You can add new users and add sudo to the users. This is what I did on our home desktop the family uses. All lower priv users with sudo, no one uses root but me when I update the machine. Kali just doesn't force the use of a non-root user on install, like most other linux distros do, due to it's main focus on penetration testing. It's come a long way though with regards to desktop user land. I haven't really found anything that won't run on it yet. It shares the same base as Debian, just with the added Kernel tweaks and tools specific to pentesting, but you can install damn near anything in the debian repos without issue for most things. Just don't try merging or adding foreign branches like uBuntu for example(which you really shouldn't do with any linux distro, mix and match sources)

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2 hours ago, digip said:

You can add new users and add sudo to the users. This is what I did on our home desktop the family uses. All lower priv users with sudo, no one uses root but me when I update the machine. Kali just doesn't force the use of a non-root user on install, like most other linux distros do, due to it's main focus on penetration testing. It's come a long way though with regards to desktop user land. I haven't really found anything that won't run on it yet. It shares the same base as Debian, just with the added Kernel tweaks and tools specific to pentesting, but you can install damn near anything in the debian repos without issue for most things. Just don't try merging or adding foreign branches like uBuntu for example(which you really shouldn't do with any linux distro, mix and match sources)

Yeah, i did that for Kali as far as setup a non-root user with sudo access and a shell but found myself having to run sudo still for a lot of non-root commands like ifconfig still.  Maybe was still missing something in my path or something but it wasn't jiving for me as an every day linux distro.  I know people will say it is not meant to be a everyday use distro but was working with it.  On my home machine I already use a completely separate drive to run Linux on that I physically have to plug in.  The other drive is Windows 10 of course.  Gotta have the games.  I just gave Parrot a whirl a few months back and never removed it since it has been working out so well.  I might be liking the MATE desktop too.  I have Kali on my Pi but thinking of giving the Parrot ARM architecture a try too to see what is up.  Only issue I have so far is Parrot is on Debian 9 so I cannot install Linux version of Powershell due to Powershell needing old libraries I just will not butcher my OS repo to do and for any .net core stuff I had to find a specific version to get it up an running but navigating the current .net core repo is a maze right now anyway so I expected that.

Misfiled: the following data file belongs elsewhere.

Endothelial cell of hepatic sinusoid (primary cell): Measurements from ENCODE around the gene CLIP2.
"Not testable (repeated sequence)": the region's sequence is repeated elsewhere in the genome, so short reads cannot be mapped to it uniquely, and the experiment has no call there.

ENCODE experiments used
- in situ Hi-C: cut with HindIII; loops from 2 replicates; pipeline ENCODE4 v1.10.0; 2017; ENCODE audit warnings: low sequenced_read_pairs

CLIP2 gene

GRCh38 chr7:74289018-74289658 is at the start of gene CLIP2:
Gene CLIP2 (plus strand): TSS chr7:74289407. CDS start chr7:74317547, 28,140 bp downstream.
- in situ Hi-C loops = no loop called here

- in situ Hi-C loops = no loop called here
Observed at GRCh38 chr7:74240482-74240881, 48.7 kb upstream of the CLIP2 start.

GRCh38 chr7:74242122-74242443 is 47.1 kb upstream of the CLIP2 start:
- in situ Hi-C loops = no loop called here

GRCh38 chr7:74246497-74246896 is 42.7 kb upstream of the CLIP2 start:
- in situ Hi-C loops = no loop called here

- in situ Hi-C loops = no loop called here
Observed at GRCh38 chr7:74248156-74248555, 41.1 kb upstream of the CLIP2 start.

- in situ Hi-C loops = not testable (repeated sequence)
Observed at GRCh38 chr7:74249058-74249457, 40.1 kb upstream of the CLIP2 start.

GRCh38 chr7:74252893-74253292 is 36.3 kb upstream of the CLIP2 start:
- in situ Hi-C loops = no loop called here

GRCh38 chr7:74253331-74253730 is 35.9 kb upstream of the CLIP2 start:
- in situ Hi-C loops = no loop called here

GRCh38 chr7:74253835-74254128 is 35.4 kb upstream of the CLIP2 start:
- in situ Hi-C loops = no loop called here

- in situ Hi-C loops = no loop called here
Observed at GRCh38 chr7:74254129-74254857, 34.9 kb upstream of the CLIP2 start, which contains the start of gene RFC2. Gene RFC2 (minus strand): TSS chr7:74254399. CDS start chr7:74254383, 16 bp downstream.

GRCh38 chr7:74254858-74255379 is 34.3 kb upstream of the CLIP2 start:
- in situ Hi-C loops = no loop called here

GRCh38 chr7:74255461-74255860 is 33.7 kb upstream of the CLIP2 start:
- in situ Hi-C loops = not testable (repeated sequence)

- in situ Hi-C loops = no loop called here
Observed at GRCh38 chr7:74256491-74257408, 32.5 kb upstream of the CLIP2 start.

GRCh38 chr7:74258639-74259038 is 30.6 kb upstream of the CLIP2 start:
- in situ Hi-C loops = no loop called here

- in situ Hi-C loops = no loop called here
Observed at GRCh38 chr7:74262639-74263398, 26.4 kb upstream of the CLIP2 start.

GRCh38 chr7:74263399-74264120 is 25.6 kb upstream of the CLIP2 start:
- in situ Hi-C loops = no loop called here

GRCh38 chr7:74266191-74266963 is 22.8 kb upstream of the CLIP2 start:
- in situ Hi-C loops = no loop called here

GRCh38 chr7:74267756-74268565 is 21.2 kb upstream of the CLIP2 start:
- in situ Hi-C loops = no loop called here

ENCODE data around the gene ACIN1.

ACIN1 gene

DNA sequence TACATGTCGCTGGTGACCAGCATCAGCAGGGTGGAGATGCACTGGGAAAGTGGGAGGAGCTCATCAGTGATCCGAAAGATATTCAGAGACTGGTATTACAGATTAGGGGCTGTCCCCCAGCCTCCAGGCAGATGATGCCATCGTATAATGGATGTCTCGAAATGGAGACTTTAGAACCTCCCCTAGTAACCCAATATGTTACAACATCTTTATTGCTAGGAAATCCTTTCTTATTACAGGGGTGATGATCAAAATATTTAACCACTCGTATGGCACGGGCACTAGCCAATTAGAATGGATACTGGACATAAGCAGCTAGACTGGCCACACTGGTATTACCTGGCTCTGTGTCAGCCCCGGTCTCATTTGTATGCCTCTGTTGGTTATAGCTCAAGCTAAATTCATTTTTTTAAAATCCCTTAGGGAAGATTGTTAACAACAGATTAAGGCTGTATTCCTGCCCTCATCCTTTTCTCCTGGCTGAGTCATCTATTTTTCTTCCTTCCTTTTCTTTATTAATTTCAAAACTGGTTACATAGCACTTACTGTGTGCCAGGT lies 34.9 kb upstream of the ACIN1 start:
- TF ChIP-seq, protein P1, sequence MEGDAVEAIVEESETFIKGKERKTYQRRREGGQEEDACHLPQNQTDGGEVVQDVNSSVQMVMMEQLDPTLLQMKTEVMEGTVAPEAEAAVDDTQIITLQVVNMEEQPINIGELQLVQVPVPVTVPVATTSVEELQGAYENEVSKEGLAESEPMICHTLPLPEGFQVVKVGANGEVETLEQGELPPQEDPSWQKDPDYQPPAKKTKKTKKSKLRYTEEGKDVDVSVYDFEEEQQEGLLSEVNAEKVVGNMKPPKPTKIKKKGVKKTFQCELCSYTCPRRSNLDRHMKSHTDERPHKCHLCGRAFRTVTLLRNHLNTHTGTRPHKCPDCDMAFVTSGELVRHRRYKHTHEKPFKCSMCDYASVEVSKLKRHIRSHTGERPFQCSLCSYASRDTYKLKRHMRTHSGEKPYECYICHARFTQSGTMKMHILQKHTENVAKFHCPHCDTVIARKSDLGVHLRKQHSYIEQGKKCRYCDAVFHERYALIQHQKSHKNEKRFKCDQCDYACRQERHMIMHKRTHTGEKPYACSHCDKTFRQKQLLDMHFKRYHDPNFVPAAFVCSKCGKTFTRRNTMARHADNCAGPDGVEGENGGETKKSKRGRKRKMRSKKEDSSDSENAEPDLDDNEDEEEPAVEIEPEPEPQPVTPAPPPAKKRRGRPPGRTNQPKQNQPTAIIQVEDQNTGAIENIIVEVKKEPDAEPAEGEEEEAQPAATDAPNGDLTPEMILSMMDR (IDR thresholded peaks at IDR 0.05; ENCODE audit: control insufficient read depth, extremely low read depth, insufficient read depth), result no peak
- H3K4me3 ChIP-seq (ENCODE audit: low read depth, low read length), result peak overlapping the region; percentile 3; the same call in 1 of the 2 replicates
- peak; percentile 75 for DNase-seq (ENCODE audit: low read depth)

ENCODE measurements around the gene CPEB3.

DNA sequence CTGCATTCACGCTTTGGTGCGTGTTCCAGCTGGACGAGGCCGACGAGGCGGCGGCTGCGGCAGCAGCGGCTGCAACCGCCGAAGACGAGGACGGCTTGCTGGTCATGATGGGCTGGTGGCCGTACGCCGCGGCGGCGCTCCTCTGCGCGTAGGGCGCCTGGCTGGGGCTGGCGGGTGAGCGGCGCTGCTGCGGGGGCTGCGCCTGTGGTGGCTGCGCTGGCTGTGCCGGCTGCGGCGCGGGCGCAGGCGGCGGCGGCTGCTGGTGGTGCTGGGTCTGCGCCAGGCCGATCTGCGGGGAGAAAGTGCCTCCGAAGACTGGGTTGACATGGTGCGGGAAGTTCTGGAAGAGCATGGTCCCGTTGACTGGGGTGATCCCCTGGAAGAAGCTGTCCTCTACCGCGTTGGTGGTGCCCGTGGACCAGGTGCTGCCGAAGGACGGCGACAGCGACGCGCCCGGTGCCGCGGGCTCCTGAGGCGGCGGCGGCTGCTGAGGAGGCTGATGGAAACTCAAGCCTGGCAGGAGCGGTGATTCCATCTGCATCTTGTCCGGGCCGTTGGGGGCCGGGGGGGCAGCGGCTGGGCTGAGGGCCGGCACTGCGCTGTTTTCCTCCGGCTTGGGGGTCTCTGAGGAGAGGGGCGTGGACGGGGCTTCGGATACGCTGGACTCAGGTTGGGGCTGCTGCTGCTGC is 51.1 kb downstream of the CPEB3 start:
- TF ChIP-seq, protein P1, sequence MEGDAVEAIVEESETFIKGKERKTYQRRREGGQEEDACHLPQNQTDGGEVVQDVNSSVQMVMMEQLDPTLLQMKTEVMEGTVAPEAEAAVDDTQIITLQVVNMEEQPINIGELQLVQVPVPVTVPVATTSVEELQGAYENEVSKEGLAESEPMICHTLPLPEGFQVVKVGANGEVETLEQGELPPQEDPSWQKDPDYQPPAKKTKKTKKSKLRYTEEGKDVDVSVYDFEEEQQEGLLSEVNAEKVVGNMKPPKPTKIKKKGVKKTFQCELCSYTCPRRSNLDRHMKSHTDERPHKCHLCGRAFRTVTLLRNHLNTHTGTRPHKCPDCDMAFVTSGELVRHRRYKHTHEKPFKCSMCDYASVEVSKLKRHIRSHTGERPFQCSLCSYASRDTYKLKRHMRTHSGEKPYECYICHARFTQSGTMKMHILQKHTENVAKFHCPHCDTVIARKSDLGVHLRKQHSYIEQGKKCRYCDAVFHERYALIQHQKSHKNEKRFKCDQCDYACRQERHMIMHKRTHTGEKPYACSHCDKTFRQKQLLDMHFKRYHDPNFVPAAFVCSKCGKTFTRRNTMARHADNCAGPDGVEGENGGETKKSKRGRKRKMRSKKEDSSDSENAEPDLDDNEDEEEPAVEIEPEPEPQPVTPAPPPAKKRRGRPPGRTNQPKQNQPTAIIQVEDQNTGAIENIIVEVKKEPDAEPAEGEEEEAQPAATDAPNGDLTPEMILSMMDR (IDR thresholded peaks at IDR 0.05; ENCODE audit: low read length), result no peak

Parrot itself is actually made up of the Kali repo.  I didn't add Kali.  Parrot's repo is built partially from Kali I am guessing.  You can see it when you do upgrades as some of the packages have the kali name on them, plus they mention it on their site.  So I think of Parrot as a starter pentest OS being you are forced onto a non-root user (which is good for new users) but still have all the tools of Kali.  I like it because it feels more like a desktop OS with features.  :-)

 

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9 hours ago, Dave-ee Jones said: